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The Nutrition of Prosciutto

Fitday Editor

The salty deli meat known as prosciutto is a common item in upscale sandwich menus, but it's less common as a diet food. Prosciutto is a kind of salt-cured ham that you don't have to cook before eating. Its name comes from an Italian word related to "drying," as the drying stage of curing is important for proper preservation. Take a look at the nutrition of this food, and you'll see why it's not so popular with health-oriented food shoppers and why it tends to be such an obscure part of the mainstream menu.

Nutrition of Prosciutto: Calorie Count

One interesting thing about prosciutto is the number of calories packed into this cured meat. For a random serving of 80 grams or several generous slices of prosciutto, the calorie count comes out to about 200 calories. This is a higher caloric value than many other kinds of meats. For example, a similar serving of tuna would contain about 160 calories. Contrast the calories in prosciutto with the caloric value of non-meat proteins like beans or nuts, and you'll see an even bigger difference. You can see how a few slices of prosciutto can easily weigh down a sandwich or cause the calories of a prepared entree to spike. That's not the only reason that lots of restaurants are cutting down on this kind of food, but it is a major mark against this international delicacy.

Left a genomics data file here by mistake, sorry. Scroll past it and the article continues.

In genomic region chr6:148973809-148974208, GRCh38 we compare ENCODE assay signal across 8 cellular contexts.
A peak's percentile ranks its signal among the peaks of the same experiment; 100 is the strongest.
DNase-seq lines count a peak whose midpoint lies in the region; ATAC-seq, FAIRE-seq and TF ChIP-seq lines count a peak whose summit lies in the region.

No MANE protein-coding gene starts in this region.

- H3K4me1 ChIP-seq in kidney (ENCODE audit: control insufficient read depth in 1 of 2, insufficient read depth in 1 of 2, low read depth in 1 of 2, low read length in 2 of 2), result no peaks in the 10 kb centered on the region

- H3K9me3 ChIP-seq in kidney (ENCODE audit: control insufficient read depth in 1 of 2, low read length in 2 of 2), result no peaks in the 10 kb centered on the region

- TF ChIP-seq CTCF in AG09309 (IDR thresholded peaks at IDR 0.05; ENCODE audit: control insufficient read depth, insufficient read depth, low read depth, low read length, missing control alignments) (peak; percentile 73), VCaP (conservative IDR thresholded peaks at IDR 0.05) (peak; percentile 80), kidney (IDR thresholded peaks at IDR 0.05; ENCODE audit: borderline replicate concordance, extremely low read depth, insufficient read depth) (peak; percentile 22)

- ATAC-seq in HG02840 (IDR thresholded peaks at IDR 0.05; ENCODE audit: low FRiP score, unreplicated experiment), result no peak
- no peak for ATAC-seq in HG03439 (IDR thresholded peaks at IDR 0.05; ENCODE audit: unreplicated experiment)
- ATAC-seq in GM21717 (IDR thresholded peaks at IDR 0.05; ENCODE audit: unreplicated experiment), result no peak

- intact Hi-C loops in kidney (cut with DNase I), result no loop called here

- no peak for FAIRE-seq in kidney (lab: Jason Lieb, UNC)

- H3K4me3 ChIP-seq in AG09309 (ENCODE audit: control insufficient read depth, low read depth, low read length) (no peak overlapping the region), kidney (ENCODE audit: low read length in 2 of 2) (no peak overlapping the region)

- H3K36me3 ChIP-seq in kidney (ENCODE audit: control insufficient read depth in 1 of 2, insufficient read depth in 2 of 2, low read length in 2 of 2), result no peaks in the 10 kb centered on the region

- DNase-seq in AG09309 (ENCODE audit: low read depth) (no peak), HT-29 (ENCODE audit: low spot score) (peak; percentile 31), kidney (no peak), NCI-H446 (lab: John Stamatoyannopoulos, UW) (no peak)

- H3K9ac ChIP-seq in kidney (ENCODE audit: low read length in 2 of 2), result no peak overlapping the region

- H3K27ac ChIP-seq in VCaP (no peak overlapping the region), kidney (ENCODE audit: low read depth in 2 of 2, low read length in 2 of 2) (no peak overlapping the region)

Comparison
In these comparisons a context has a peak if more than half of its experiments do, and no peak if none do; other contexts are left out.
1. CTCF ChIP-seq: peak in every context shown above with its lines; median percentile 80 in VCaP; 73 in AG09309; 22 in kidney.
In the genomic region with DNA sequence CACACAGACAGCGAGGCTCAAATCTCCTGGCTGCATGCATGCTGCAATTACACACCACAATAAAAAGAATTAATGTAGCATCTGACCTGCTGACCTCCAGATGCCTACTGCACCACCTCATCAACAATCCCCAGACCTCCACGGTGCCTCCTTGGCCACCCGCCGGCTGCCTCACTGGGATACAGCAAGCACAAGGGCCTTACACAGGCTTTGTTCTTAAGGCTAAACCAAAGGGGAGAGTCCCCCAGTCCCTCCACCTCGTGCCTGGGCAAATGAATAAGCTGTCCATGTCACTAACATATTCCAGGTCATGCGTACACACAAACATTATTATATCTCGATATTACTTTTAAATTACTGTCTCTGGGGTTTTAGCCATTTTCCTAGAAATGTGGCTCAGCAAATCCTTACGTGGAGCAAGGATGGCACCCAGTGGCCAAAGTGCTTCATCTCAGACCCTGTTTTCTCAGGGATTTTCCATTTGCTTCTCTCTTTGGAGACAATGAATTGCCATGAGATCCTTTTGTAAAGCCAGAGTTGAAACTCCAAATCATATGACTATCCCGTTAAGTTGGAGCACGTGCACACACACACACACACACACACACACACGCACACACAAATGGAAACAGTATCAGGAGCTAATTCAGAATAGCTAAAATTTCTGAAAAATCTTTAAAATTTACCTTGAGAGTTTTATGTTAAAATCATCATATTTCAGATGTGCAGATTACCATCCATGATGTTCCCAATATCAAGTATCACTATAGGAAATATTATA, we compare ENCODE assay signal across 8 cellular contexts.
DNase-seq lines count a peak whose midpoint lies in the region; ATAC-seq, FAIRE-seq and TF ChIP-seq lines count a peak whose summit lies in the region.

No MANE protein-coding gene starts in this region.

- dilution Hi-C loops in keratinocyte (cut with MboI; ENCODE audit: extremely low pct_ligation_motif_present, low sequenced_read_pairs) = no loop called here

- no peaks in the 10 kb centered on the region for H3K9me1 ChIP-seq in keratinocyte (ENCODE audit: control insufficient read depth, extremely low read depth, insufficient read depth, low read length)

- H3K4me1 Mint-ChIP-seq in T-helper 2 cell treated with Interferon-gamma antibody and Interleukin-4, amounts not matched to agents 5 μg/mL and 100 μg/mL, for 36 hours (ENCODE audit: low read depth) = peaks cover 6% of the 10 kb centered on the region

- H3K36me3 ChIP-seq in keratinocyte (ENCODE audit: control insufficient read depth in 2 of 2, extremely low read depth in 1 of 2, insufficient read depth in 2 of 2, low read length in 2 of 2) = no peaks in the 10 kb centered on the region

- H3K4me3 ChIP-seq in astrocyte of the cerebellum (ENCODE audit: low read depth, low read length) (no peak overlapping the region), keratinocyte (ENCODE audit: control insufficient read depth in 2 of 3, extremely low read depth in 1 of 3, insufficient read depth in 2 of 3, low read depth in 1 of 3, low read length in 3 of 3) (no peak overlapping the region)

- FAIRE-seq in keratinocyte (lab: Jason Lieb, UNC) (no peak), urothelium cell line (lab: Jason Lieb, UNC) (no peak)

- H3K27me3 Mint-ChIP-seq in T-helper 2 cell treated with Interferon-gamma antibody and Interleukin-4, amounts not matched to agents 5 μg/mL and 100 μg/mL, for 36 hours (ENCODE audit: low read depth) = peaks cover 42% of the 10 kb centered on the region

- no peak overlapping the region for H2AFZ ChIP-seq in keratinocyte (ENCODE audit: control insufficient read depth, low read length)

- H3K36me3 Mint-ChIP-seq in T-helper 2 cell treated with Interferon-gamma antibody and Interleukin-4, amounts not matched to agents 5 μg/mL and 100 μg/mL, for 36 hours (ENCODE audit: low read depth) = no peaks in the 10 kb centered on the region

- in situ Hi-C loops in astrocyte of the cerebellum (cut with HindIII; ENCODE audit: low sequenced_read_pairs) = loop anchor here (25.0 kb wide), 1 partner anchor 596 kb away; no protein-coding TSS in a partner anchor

Nutrition of Prosciutto: Fat and Cholesterol

In addition to 200 calories, the above serving of prosciutto contains about 14 grams of fat and 5 grams of saturated fat, which is a specific category of fats that you might want to stay away from if you are on a diet. In contrast, many natural foods have none of this fat content. Prosciutto is a distinctly fatty food, which can make it a liability on your table. Prosciutto also contains significant amounts of sodium and cholesterol, two other elements that you might want to eliminate from your grocery list as much as possible. In terms of positive nutrition, you won't see a lot of desirable nutrients in prosciutto, as this meat has no dietary fiber and very little of the essential vitamins and minerals that nutritionists recommend in a daily menu.

All of this shows you why prosciutto is not considered a diet food. Classically, it's a traditional Italian meat that you might use sparingly in sandwiches and pasta dishes. The fatty content keeps this item out of many kitchens - in addition, you might not like the fatty texture, and you may choose to go for low-fat options like chicken or turkey breast. Prosciutto is still available in a lot of local supermarkets, and it can be a great flavor-adding element to a meal. But if you're planning to use prosciutto in your recipes, opt for moderation to avoid overloading your meals with some less than desirable food elements. You'll probably find less fatty meats to be just as tasty and more friendly to your diet and fitness goals.

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